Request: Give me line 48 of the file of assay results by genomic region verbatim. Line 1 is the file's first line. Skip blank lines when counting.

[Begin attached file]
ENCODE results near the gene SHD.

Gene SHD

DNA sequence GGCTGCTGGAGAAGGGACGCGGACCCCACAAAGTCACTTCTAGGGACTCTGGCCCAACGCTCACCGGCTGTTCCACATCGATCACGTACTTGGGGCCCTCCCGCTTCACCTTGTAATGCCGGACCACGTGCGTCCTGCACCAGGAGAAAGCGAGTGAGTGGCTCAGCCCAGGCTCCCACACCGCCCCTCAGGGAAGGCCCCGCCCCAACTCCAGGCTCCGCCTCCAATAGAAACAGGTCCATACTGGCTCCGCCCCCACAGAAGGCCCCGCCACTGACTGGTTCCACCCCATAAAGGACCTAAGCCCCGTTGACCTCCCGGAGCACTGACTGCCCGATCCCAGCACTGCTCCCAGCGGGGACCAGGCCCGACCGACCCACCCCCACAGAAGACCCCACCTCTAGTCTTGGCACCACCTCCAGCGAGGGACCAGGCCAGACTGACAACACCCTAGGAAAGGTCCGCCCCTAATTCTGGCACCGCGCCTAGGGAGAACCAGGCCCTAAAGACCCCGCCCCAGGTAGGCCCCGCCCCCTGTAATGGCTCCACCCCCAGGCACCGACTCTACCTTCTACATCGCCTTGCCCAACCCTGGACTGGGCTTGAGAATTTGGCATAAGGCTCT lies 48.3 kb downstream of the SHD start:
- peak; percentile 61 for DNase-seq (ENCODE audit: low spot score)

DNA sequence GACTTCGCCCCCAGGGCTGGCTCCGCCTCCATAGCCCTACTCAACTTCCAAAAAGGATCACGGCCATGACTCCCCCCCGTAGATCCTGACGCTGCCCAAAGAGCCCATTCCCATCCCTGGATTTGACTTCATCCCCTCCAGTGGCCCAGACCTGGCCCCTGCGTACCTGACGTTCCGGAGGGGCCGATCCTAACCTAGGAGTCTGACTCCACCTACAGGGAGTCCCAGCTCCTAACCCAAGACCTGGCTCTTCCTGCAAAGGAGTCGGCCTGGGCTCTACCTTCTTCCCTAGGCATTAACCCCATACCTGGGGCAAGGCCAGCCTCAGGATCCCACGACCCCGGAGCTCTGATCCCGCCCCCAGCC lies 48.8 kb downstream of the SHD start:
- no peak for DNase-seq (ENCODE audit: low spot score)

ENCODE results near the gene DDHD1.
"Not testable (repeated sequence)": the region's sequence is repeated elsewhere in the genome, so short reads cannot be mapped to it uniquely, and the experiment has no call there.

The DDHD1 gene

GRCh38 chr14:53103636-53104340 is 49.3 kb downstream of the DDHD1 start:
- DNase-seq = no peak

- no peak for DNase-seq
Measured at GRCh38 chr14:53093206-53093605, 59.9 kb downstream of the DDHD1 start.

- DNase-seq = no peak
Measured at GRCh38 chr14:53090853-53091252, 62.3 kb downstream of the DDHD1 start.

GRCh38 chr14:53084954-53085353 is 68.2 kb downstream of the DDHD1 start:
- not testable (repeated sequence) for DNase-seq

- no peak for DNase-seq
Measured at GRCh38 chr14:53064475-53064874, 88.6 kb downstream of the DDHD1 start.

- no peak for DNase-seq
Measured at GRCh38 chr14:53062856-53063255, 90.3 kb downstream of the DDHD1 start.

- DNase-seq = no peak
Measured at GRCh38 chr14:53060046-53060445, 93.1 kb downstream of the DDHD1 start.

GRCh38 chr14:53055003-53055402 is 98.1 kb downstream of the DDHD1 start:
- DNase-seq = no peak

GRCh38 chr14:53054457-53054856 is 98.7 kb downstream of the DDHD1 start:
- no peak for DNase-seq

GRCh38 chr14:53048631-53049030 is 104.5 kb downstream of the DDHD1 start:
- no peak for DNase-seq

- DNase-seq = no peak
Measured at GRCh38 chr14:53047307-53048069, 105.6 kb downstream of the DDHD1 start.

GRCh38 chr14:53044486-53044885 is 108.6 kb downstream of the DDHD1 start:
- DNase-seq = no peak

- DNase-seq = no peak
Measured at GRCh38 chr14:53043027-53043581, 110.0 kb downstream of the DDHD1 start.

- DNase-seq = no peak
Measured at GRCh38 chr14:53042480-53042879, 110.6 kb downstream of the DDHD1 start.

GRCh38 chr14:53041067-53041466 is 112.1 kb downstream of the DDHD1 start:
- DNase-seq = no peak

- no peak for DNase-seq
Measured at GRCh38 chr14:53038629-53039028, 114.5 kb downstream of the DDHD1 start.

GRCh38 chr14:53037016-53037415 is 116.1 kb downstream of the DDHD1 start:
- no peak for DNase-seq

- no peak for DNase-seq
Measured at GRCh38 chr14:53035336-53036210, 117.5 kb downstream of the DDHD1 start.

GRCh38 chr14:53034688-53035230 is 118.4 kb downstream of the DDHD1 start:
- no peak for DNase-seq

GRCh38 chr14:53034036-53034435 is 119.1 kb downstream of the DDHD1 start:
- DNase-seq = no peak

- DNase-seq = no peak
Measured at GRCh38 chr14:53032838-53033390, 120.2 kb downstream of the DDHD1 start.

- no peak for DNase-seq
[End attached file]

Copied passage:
GRCh38 chr14:53034036-53034435 is 119.1 kb downstream of the DDHD1 start: